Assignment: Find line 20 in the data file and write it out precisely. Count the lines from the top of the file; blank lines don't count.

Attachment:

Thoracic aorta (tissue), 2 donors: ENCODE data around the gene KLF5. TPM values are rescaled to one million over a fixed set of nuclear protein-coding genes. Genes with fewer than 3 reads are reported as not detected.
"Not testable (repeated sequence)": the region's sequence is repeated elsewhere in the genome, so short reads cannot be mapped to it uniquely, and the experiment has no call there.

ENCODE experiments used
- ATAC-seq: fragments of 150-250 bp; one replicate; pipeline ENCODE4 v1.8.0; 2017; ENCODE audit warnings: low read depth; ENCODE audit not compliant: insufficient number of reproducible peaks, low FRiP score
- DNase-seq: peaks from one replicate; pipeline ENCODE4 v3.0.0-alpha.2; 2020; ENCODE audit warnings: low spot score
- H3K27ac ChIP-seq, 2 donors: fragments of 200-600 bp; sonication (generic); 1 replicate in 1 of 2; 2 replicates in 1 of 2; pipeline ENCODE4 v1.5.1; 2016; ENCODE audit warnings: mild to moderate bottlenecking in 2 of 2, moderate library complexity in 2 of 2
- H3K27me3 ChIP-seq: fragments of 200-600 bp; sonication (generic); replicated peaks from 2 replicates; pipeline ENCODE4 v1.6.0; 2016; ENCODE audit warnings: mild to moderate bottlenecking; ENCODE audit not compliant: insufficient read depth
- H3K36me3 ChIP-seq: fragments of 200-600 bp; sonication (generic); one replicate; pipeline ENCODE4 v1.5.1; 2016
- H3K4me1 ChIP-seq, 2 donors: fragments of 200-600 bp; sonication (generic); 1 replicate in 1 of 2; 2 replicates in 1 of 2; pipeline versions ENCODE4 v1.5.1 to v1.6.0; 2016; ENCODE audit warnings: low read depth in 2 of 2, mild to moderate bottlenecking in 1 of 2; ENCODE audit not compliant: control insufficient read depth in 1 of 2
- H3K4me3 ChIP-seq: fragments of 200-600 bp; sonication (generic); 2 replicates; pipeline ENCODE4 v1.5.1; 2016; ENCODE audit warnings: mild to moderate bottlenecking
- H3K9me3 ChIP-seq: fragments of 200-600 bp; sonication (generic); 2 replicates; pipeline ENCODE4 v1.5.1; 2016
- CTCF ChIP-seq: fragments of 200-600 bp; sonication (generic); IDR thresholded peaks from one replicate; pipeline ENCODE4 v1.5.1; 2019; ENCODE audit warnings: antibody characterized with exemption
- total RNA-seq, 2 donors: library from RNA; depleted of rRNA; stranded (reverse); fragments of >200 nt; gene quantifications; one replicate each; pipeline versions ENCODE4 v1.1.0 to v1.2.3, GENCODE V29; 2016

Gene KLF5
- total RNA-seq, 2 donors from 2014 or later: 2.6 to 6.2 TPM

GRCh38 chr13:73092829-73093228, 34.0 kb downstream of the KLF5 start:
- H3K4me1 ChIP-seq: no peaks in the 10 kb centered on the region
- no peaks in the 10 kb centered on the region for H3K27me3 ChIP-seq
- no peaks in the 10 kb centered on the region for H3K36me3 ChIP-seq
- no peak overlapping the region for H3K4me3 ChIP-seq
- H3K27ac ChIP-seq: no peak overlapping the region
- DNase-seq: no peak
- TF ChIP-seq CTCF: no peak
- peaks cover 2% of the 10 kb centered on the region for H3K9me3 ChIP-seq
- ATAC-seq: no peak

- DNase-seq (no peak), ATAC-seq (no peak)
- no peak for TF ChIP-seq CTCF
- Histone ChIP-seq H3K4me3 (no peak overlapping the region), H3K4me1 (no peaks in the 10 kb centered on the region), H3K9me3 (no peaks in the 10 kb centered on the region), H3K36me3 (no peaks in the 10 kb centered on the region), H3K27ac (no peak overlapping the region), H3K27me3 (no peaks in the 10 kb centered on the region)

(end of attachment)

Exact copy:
- no peak overlapping the region for H3K4me3 ChIP-seq